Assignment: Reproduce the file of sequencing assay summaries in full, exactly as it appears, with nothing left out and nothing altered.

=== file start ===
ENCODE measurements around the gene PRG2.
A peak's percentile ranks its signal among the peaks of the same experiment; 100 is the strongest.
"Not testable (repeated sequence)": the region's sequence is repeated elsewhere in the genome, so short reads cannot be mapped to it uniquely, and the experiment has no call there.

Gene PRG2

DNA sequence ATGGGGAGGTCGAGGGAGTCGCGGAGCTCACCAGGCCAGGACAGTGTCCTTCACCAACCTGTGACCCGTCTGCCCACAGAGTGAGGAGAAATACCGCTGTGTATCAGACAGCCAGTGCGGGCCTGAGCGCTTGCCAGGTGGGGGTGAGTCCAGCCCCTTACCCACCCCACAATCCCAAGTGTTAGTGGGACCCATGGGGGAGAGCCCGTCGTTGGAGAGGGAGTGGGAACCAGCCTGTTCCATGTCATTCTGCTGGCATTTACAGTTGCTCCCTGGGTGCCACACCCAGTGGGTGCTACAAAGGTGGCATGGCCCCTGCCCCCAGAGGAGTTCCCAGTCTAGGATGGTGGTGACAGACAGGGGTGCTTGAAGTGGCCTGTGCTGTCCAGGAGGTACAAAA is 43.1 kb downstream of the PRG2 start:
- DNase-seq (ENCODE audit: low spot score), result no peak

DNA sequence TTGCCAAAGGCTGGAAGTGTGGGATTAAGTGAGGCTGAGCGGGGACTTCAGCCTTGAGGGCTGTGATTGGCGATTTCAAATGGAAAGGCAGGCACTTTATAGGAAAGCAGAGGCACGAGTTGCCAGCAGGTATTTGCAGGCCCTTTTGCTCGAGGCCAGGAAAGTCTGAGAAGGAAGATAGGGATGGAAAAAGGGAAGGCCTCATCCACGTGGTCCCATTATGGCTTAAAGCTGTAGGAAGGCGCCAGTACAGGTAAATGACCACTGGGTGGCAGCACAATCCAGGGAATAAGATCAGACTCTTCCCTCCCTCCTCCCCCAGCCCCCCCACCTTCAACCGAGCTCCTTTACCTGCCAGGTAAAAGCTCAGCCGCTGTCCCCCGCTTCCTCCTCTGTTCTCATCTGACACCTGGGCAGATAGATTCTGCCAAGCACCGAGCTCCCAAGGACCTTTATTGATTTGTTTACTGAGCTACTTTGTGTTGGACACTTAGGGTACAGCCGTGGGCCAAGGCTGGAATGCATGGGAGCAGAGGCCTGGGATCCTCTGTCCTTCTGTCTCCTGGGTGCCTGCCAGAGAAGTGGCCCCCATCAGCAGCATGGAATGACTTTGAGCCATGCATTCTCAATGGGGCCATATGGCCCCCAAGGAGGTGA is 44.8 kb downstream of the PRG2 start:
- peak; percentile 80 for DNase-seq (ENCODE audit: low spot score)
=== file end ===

ENCODE measurements around the gene PRG2.
A peak's percentile ranks its signal among the peaks of the same experiment; 100 is the strongest.
"Not testable (repeated sequence)": the region's sequence is repeated elsewhere in the genome, so short reads cannot be mapped to it uniquely, and the experiment has no call there.

Gene PRG2

DNA sequence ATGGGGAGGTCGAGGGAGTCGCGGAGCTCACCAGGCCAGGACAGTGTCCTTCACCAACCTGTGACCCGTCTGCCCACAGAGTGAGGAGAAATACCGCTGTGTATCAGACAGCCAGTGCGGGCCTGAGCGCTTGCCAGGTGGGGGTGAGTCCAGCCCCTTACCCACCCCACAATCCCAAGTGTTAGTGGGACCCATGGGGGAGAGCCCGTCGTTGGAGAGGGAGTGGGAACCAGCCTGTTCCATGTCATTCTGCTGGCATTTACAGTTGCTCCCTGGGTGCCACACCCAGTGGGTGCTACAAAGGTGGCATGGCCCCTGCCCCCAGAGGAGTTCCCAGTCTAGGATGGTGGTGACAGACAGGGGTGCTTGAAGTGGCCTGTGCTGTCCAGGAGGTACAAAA is 43.1 kb downstream of the PRG2 start:
- DNase-seq (ENCODE audit: low spot score), result no peak

DNA sequence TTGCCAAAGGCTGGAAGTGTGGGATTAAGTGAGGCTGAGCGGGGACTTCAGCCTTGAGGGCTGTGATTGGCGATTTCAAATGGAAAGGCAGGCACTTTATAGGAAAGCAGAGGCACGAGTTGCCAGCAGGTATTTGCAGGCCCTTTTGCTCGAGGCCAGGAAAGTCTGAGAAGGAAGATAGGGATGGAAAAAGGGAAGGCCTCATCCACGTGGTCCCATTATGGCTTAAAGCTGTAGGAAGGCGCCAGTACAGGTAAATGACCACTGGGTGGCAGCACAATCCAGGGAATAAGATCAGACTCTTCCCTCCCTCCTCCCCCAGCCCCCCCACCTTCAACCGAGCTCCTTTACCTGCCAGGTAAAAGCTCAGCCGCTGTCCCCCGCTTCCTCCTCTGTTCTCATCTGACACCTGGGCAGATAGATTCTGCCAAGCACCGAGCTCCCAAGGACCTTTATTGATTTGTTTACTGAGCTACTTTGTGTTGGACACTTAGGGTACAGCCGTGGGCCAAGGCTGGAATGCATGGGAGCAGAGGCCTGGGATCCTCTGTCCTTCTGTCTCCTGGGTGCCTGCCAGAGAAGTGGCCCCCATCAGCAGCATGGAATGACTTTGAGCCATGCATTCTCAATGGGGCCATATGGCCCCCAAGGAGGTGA is 44.8 kb downstream of the PRG2 start:
- peak; percentile 80 for DNase-seq (ENCODE audit: low spot score)